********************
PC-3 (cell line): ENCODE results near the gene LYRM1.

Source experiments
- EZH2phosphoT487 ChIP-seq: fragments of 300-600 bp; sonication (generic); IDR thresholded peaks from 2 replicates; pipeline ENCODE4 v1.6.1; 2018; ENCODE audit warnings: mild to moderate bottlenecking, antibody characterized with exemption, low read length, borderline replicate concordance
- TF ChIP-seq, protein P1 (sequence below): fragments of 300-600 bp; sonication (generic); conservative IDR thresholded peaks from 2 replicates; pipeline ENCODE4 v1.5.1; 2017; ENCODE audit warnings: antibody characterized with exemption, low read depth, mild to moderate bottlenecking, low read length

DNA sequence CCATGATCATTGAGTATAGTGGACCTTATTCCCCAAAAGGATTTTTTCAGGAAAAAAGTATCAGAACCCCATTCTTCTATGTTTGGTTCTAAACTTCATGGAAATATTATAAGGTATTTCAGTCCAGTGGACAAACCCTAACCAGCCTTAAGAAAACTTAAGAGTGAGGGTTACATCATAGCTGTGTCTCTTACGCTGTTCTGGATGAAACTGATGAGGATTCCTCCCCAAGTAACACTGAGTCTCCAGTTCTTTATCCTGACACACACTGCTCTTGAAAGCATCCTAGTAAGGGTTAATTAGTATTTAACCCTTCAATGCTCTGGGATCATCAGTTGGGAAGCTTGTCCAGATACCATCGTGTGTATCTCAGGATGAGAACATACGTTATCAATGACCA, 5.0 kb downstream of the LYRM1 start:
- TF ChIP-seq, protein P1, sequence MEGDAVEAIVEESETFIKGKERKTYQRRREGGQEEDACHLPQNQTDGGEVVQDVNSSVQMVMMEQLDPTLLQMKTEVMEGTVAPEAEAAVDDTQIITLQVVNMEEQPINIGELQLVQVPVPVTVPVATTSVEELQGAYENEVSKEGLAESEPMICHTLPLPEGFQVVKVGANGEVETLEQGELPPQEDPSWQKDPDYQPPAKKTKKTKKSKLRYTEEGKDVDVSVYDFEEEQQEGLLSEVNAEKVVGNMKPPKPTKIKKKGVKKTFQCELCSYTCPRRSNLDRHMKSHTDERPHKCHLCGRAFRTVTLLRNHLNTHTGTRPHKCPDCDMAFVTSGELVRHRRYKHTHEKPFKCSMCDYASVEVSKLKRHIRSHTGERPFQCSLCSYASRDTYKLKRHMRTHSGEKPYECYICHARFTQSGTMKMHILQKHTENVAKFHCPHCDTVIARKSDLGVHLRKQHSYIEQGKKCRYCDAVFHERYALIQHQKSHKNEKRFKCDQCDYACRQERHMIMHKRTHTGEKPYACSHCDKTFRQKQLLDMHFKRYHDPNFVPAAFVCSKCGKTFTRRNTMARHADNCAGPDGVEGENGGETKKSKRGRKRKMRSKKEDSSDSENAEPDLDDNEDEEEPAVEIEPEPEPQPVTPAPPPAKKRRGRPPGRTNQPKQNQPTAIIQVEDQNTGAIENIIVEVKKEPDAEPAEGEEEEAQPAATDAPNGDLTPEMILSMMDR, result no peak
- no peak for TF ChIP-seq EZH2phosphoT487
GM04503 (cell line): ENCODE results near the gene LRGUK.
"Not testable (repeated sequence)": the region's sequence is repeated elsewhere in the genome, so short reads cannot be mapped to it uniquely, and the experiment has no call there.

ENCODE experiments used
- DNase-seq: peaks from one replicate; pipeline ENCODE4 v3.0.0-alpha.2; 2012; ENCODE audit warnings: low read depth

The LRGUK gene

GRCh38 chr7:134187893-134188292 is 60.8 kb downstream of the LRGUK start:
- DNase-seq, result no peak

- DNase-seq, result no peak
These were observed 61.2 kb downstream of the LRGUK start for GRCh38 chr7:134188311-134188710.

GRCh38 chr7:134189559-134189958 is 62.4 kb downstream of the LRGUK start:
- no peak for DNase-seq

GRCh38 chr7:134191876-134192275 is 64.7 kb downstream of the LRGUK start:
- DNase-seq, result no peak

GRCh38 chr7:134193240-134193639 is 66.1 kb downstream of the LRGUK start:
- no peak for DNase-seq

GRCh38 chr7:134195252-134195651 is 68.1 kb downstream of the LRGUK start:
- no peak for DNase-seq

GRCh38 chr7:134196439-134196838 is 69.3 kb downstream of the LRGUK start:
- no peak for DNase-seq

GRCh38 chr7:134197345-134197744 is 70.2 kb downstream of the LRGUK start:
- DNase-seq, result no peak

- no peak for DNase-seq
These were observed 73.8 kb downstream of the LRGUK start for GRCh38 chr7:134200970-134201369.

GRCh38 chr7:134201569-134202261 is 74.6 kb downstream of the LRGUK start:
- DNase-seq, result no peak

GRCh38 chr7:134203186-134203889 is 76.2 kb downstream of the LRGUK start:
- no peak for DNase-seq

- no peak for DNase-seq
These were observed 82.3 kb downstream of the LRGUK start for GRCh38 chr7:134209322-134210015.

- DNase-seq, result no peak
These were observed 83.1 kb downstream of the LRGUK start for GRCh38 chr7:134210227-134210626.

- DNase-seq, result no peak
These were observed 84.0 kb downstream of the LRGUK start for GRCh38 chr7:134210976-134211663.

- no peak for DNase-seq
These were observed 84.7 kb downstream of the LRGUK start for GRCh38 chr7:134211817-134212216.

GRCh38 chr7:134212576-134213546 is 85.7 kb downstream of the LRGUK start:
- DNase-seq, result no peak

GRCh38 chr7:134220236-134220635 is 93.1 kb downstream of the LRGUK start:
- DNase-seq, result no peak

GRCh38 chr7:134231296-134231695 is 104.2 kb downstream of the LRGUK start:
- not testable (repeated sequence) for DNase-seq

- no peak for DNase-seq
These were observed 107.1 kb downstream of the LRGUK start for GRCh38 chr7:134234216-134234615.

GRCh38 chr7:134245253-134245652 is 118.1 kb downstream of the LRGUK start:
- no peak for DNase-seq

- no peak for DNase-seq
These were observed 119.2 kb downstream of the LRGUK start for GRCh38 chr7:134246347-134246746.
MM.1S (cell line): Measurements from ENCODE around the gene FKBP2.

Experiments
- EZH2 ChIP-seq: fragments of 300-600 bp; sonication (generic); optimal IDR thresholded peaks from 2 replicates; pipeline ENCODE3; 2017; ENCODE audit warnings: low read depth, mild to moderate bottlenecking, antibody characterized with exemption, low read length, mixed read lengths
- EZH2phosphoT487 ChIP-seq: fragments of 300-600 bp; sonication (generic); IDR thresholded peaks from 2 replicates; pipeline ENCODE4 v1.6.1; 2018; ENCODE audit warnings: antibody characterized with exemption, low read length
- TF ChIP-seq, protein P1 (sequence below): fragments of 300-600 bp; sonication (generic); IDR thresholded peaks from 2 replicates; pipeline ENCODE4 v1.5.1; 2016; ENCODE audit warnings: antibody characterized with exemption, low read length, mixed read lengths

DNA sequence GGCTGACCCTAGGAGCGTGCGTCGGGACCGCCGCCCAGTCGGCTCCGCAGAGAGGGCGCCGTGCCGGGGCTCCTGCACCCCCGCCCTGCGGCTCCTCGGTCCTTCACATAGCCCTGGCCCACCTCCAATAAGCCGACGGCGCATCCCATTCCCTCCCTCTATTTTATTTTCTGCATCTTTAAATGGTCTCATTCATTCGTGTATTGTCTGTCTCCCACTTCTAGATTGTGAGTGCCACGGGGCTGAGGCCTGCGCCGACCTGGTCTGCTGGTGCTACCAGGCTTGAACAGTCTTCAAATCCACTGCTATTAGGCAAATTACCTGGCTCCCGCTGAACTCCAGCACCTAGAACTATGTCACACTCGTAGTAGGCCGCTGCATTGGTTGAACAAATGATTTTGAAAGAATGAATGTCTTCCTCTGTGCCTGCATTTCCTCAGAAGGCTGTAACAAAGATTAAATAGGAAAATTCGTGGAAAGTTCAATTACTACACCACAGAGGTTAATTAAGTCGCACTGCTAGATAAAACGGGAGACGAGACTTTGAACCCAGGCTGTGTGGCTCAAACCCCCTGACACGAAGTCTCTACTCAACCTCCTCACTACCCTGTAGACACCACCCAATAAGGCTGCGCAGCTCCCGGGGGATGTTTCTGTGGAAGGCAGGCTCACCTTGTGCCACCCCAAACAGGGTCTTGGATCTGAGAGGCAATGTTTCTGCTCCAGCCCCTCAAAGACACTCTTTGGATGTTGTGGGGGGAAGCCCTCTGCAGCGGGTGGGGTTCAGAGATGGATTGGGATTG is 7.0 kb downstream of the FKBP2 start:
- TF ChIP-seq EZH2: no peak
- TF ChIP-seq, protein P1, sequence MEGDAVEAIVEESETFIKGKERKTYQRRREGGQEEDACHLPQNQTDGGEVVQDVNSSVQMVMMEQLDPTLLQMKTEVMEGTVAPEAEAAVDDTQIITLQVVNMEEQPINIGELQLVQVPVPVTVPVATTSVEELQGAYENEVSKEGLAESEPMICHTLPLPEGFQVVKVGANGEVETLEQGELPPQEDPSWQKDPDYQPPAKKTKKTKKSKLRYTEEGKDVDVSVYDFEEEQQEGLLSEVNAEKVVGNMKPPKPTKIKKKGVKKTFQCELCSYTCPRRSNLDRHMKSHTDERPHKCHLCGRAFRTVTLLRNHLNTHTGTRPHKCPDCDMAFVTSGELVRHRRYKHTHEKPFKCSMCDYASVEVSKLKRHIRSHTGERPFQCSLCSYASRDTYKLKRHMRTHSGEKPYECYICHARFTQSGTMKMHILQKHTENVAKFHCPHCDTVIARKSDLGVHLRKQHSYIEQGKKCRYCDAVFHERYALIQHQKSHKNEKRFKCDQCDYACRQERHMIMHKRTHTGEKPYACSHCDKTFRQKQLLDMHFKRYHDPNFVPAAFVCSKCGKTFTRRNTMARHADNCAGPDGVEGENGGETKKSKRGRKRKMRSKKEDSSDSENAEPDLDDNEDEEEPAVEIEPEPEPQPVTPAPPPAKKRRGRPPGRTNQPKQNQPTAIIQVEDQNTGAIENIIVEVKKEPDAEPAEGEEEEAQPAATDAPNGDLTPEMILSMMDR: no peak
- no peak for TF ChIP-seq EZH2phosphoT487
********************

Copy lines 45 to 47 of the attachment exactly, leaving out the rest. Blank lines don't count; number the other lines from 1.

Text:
GRCh38 chr7:134220236-134220635 is 93.1 kb downstream of the LRGUK start:
- DNase-seq, result no peak

GRCh38 chr7:134231296-134231695 is 104.2 kb downstream of the LRGUK start: